As I surveyed what had to be done I would look at the morning sky, smile and begin working. Mostly it would be weed pulling, raking, more weed pulling, more raking etc. Sweat would cascade down my face, trickle lazily around my neck onto my dirt covered tee shirt. I enjoyed working alone amid the dirt, weeds, and dust.

At the end of the day my employer would take out their check book and carefully write out my check. They would then hand me the check and I would stare down at the name written on the check, BROOKS JUDD, in big bold blue letters. It stood out like a neon light. I would then look lovingly at the amount. Wow! I was rich! I would carefully fold the check and gently place it in my Woolworths wallet. I thanked my employer and headed home as the sun slowly began to disappear into the shimmering San Francisco Bay. I was earning my keep and I was only 12 years old.

I told you that so I could tell you this. When I was in 8th grade, 1962 for those of you who are counting, I began my working relationship with my next door neighbor, Frances Tingley or more commonly known as Auntie Frances. She was a mad hatter Sicilian, a financial wizard, who had the energy of three tsunamis. She had purchased one of the very first Chicken Delight restaurants that were built in the Bay Area. She bought the store as an investment and a way for her three sons Steve, Frank and George to earn money.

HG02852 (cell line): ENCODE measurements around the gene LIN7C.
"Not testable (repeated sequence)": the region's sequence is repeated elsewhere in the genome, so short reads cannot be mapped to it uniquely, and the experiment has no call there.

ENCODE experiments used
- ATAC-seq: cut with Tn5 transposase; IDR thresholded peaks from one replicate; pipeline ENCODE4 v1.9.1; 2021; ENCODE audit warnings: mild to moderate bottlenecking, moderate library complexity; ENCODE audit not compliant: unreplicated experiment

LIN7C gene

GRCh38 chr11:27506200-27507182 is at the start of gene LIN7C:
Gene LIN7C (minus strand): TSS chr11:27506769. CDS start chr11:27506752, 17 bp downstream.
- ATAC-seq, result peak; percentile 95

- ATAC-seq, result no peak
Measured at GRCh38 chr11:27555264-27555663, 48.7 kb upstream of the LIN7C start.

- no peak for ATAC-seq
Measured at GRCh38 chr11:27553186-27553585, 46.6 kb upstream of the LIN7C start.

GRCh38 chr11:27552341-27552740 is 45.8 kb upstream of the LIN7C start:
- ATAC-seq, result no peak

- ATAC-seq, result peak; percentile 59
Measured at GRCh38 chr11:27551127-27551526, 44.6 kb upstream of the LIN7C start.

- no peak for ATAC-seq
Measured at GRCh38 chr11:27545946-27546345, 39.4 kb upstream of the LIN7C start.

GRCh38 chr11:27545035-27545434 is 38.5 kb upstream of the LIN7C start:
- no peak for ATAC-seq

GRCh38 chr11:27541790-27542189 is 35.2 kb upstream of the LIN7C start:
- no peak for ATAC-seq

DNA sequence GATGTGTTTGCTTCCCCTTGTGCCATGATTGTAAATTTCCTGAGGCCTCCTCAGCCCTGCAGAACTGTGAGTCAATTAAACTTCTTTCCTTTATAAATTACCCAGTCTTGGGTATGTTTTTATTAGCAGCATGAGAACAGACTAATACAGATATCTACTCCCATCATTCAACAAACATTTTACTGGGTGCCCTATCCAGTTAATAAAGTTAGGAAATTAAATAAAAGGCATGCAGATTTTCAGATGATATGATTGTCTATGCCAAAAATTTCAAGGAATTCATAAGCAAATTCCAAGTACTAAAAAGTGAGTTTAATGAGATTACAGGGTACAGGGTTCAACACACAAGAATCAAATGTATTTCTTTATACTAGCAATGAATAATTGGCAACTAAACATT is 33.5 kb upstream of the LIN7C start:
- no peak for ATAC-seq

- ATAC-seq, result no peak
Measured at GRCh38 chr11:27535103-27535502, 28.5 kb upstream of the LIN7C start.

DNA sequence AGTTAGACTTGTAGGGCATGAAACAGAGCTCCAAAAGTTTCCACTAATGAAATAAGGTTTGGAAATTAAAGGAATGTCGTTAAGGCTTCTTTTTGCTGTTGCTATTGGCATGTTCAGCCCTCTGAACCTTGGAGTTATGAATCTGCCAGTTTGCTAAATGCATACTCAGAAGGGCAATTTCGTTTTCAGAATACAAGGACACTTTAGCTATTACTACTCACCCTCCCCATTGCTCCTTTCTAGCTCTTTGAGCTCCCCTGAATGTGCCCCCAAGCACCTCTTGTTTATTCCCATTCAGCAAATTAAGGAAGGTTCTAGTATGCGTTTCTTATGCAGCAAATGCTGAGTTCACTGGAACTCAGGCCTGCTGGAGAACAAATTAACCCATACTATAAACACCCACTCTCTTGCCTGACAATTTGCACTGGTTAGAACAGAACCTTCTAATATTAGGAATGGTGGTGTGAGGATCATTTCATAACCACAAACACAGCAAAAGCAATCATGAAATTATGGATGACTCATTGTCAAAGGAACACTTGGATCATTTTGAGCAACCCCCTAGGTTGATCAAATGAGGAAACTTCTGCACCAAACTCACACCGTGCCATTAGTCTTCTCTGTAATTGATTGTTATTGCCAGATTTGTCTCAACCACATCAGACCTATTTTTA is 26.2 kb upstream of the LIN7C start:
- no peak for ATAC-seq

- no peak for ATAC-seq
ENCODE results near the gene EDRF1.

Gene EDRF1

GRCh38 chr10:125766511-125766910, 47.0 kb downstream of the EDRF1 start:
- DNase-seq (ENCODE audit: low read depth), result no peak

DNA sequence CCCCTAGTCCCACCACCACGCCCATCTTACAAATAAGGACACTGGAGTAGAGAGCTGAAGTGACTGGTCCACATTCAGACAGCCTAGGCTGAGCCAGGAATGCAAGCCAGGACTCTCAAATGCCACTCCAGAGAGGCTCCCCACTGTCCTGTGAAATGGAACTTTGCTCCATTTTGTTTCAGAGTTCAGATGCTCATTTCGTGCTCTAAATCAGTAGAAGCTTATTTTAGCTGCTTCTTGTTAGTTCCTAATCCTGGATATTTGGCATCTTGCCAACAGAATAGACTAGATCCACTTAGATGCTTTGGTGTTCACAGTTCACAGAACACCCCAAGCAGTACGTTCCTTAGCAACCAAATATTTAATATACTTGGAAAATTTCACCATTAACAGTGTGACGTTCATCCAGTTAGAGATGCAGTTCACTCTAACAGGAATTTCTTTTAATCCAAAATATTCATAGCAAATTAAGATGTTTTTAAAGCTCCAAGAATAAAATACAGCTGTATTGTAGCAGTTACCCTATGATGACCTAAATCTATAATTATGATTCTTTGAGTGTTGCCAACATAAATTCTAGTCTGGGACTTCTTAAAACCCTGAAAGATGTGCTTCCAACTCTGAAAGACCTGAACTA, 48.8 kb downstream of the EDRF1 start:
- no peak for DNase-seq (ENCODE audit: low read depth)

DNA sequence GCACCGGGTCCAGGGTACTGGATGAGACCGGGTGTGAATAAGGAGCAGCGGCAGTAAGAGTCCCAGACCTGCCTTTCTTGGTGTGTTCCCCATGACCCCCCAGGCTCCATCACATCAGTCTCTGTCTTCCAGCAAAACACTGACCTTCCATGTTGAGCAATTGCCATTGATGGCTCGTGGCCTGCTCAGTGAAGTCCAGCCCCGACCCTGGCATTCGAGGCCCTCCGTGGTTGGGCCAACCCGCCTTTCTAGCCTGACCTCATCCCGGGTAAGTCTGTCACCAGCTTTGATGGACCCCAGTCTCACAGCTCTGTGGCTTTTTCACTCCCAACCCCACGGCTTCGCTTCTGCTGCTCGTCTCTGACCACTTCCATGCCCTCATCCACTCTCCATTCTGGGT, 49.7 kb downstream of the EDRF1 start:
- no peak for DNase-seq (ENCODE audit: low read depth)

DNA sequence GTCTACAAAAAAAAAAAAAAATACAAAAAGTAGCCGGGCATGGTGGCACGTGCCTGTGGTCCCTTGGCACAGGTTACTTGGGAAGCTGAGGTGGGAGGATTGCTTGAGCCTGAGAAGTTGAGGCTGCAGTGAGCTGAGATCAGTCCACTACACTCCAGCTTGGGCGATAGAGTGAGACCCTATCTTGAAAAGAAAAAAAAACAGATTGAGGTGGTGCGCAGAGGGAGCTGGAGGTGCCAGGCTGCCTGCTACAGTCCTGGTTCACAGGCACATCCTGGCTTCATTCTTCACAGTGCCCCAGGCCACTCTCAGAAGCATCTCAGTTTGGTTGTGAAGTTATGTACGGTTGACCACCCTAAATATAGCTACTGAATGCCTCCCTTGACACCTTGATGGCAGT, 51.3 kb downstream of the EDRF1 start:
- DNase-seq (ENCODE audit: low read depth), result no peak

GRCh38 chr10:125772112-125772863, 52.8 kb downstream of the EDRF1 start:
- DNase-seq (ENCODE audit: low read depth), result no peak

Steve was three years older than me, Frank was two years older than me, and the musical prodigy George, the youngest, was two years younger than me. Auntie Frances was a dyed in the wool Roman Catholic and she felt it was her duty and calling to have one of her sons enter into the priest hood. She took this very seriously. But it wasn’t in the cards.

Steve was a track star, who loved women, Frank spent most of his time reading, and George spent all his time mastering the violin, piano, organ, guitar, bass guitar etc. There was no time for her sons to become priests. Auntie Frances set her fiery brown Sicilian eyes on her next best bet, me.

More to come…….
 
Posted:  7/13/2008